Human Blood—a Circulatory Medium
Blood is the main circulatory medium in the human body. It's a fluid connective tissue. Blood has the following main functions:
- It carries oxygen and nutrients to different body cells and takes away carbon dioxide and other waste products from the cells.
- It helps in regulating body temperature.
- Fights infection, repairs damaged tissues.
- Helps in growth and development of the body
Components of blood
The main components of blood are plasma and formed elements. These are being discussed below:
Plasma: Plasma is an extracellular fluid but the largest component of the blood, a clear yellowish liquid portion of the blood in which cellular components i.e. RBCs, WBCs, platelets, etc. remain suspended. Besides, plasma contains water, salts, enzymes, antibodies, and other proteins.
Formed elements: These elements remain enclosed in a plasma membrane. They have a definite structure and shape. The Formed elements are Red blood corpuscles (Red blood cells or RBCs also called erythrocytes), White blood corpuscles (White blood cells or WBCs also called Leukocytes) and Platelets (also called Thrombocytes). These elements are being discussed here:
Erythrocytes or RBCs: They are known for their bright red color, contain a red color pigment called hemoglobin—an iron-containing protein molecule. They carry oxygen from the lungs to the tissues and organs of the body and return carbon dioxide received from different body organs and tissues to the lungs for purification of the blood. RBCs account for about 45 % of the blood volume. Production of RBCs is controlled by a hormone called erythropoietin which is primarily produced by the kidneys. Production of RBCs takes place in the bone marrow—a spongy tissue inside bones—where the cells reside till maturation. Then being matured they are released into the bloodstream. RBCs have no nucleus, they can easily change shape. The average lifespan of an RBC is about 120 days.
Leukocytes or WBCs: They help the body in fighting infections. They account for less than 1% of total blood volume, yet they play a key role in defending the body against diseases and infections. All WBCs have nuclei. A neutrophil is the most common type of WBC which gives immediate response against infection. It survives for less than a day. Bone marrow constantly produces neutrophils. A lymphocyte is another major WBC, it has three main groups: T lymphocytes and B lymphocytes and natural killer. T lymphocytes, commonly known as T cells, produced from stem cells in the bone marrow but develop in the thymus gland. They play a key role in the immune response. B lymphocytes, commonly known as B cells originate and develop in bone marrow, responsible for making antibodies. Antibodies are proteins that fight against foreign substances called antigens in the body. The third main WBCs i.e Natural killer or NK cells are part of the innate immune system. They quickly respond to foreign substances in the body. NK cells are specialized cells in killing cancerous and virus-infected cells.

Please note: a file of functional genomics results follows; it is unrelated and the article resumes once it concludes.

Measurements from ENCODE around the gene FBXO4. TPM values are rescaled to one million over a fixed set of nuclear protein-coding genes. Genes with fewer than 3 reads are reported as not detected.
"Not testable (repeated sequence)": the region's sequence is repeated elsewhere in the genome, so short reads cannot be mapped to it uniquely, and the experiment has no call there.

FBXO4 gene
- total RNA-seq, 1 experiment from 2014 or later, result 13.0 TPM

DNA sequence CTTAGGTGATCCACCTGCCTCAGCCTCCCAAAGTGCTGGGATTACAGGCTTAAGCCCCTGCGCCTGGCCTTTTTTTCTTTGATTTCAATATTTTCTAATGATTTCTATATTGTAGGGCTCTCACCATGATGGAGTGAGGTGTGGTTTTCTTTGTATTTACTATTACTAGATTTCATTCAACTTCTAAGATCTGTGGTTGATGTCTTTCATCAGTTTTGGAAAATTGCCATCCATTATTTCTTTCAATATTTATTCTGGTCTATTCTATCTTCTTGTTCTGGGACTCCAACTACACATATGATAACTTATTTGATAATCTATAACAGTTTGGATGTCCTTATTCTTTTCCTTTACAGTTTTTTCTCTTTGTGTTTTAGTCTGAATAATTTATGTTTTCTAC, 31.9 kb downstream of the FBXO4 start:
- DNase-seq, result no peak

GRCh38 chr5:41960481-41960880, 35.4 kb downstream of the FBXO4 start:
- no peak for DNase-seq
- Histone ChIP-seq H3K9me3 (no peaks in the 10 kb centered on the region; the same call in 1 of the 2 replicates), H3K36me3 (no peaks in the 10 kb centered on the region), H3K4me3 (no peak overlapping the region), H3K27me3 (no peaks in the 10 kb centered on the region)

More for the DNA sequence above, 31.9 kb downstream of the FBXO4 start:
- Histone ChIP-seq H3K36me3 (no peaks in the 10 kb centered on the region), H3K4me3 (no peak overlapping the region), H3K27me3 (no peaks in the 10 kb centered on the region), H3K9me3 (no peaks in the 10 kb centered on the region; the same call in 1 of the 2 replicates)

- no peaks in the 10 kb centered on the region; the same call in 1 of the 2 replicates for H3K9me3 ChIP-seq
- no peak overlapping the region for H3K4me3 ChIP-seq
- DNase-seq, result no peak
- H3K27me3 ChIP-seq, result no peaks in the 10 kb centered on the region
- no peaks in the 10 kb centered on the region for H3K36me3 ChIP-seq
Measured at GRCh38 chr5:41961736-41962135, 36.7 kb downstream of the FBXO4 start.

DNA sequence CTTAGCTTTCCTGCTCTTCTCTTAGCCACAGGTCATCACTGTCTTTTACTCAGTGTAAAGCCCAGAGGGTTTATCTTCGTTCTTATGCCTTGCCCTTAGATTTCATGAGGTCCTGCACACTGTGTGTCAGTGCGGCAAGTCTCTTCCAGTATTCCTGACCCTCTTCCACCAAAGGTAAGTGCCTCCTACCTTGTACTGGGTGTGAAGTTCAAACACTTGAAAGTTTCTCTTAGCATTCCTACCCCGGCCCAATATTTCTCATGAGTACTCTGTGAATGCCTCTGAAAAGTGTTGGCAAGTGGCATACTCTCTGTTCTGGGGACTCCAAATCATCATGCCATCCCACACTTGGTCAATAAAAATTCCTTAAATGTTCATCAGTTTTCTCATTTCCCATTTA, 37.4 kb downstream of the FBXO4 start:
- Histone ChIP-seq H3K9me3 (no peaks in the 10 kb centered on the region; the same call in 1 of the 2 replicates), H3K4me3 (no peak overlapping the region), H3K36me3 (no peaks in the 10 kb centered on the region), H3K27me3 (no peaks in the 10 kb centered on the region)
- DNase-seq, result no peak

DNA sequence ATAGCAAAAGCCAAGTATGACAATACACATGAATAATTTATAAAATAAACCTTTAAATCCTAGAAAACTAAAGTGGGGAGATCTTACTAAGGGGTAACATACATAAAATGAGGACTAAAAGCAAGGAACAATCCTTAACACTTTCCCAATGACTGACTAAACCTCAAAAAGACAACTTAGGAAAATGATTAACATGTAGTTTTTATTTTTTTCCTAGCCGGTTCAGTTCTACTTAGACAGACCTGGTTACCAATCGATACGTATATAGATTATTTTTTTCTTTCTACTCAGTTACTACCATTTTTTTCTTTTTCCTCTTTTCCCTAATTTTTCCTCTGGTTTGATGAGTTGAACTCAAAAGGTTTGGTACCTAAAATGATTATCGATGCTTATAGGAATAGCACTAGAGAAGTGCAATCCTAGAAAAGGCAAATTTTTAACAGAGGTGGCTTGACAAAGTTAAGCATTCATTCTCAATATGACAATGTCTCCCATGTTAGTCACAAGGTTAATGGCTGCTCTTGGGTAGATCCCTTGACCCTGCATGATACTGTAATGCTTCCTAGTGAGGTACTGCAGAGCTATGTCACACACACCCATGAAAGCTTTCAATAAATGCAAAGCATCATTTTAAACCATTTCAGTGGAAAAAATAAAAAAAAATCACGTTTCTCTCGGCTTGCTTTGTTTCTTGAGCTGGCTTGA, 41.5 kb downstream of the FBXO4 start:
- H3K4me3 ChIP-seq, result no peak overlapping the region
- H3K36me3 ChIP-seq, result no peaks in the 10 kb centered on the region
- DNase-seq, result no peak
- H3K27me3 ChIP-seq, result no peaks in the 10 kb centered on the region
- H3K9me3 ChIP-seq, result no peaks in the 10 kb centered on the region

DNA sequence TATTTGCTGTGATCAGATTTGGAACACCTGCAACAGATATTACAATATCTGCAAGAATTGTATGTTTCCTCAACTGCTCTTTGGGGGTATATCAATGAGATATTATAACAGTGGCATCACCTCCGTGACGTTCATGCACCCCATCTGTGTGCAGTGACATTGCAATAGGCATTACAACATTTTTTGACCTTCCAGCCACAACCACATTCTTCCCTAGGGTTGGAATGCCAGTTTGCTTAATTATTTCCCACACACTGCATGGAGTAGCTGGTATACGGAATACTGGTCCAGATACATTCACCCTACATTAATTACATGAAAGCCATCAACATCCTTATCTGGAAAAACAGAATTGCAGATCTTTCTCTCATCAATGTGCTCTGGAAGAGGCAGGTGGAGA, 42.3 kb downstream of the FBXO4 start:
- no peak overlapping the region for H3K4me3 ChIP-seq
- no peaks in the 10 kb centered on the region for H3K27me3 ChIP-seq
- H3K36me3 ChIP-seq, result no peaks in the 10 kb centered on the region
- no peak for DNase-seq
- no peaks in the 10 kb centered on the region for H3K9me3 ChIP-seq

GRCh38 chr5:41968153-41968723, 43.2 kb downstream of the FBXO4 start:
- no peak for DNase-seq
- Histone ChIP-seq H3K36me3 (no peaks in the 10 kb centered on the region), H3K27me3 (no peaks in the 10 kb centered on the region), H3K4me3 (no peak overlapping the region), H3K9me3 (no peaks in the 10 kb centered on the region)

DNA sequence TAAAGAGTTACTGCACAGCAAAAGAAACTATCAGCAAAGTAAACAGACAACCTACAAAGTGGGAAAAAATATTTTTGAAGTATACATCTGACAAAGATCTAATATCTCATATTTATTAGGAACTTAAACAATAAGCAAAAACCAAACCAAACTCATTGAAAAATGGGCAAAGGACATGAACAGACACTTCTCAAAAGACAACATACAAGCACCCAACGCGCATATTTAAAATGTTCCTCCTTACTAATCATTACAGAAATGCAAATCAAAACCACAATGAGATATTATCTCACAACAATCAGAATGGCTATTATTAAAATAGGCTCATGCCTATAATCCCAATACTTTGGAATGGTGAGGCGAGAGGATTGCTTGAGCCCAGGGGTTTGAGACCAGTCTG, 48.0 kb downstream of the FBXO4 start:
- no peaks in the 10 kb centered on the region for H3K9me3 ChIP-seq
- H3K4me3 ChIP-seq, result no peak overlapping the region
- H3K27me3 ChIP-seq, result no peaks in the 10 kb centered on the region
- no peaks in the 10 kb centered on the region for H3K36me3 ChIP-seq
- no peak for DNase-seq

Thrombocytes or Platelets: Platelets are the smallest fragments among all blood cells. They control excessive bleeding and are responsible for blood clotting. They do not have nuclei. In their non-active form, they look like a plate. When there is an injury or a wound in a body part or a blood vessel gets damaged a signal is sent out to platelets. Platelets reach the site of injury or bleeding, grow and spread into sticky tentacles with the help of fibrin. Fibrin is an insoluble and tough protein that is produced at the site of injury. Platelets contain fibrinogen, a soluble protein produced by the lever, that gets converted into fibrin by the action of thrombin, a clotting enzyme. Fibrin molecules entangle platelets building up a spongy mass around the wound thereby making a clot to stop the further loss of blood.
Platelets circulate in the bloodstream after formation and remain alive for 8 to 10 days.
Healthy platelet count:
- Normal platelet count ranges from 1.5 lakhs to 4.5 lakhs per micro-liter of the blood.
- If the platelet count falls below 150000 per microliter of circulating blood then a condition occurs called thrombocytopenia which might result in easy bruising, frequent bleeding from the gums, nose, or gastrointestinal tract.
- If the platelet count rises above 450000 per microliter of circulating blood then a condition occurs called thrombocytosis. This condition may result in spontaneous blood clots in arms and legs which may even increase the chances of heart attack and stroke.
Main facts on blood:
- The body of an average human being contains about 5 liters of blood.
- RBCs, WBCs, and platelets are formed in bonemarrow before entering the bloodstream.
- Blood transports oxygen and nutrients around the body and removes cellular waste, besides performing a wide range of other vital functions.
Blood groups: are categorized based on the antibodies and antigens present in the cell. Antibodies are protein found in blood plasma while antigens are the proteins molecule found on the surface of RBCs. Mainly four blood groups have been determined. Besides, there is another protein that can be present (+) or absent (-) in a blood group called the Rh factor. So, all in all, there are a total of 8 blood groups: (A+, A-, B+, B-, O+, O-, AB+, AB- ).
- Rh- blood is given to Rh- patients only while Rh+ or Rh- may be given to Rh+ patients.
Blood Donors and Recipient compatibility
- Before blood transfusion, the blood group of the recipient must be correctly matched with that of the donor. An incompatible blood donation can endanger a patient's life.
- Some common blood-related disorders are hemophilia, anemia, blood clotting, and cancer.
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This content is accurate and true to the best of the author’s knowledge and is not meant to substitute for formal and individualized advice from a qualified professional.
© 2020 Sonal Shrivastava